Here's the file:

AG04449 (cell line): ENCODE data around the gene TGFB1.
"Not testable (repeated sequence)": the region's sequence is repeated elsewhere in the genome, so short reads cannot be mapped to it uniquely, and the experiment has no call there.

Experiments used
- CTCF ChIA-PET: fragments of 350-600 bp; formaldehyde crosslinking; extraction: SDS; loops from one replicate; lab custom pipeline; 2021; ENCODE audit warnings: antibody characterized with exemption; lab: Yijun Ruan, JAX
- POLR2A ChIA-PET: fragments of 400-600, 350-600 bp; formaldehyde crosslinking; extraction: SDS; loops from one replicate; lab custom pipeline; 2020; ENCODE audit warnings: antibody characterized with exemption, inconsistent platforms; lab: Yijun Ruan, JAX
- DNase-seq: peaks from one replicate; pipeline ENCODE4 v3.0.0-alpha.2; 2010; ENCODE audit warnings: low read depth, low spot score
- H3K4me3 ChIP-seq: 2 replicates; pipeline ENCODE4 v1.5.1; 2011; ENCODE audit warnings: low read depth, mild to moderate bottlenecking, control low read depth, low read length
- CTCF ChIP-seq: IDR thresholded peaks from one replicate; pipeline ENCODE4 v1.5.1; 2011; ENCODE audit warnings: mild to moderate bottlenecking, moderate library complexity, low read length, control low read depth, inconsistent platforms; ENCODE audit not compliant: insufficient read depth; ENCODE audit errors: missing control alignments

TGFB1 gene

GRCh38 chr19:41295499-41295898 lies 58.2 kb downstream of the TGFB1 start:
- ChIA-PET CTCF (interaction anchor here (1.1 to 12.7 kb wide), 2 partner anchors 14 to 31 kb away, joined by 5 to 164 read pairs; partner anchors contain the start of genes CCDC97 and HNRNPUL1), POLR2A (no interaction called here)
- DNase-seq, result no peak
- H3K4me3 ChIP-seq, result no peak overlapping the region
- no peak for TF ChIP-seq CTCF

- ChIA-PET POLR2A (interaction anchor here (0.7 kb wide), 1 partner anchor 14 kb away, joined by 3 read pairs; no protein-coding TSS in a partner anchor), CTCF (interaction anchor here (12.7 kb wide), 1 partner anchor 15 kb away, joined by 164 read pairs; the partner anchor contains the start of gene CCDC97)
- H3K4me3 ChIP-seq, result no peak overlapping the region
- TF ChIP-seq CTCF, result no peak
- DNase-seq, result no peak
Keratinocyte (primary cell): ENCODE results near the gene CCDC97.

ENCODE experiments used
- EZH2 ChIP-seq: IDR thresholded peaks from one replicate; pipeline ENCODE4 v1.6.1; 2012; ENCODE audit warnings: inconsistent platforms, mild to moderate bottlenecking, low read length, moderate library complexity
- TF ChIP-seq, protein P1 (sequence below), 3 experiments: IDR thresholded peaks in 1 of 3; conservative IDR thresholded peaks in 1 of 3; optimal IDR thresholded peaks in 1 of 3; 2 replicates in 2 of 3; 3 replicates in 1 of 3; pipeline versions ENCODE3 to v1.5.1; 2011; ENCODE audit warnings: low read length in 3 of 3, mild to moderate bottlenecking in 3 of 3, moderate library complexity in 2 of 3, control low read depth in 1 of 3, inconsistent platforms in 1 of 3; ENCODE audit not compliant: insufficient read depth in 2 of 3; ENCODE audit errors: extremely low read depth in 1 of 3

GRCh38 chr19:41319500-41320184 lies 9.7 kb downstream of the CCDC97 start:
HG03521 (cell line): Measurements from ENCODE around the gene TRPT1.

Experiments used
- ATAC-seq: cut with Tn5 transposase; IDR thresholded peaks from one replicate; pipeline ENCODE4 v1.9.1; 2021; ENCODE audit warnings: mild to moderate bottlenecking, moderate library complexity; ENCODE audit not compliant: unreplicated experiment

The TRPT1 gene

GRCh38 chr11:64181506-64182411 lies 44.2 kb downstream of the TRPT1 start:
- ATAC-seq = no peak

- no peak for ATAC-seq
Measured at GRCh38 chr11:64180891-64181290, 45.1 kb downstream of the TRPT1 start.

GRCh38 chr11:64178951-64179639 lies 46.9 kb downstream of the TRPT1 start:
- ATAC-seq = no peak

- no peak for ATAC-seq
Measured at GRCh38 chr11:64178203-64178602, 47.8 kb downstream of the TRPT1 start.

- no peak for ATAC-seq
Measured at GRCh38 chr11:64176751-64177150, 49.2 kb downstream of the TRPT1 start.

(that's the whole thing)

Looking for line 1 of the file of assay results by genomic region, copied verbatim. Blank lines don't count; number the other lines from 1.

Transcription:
AG04449 (cell line): ENCODE data around the gene TGFB1.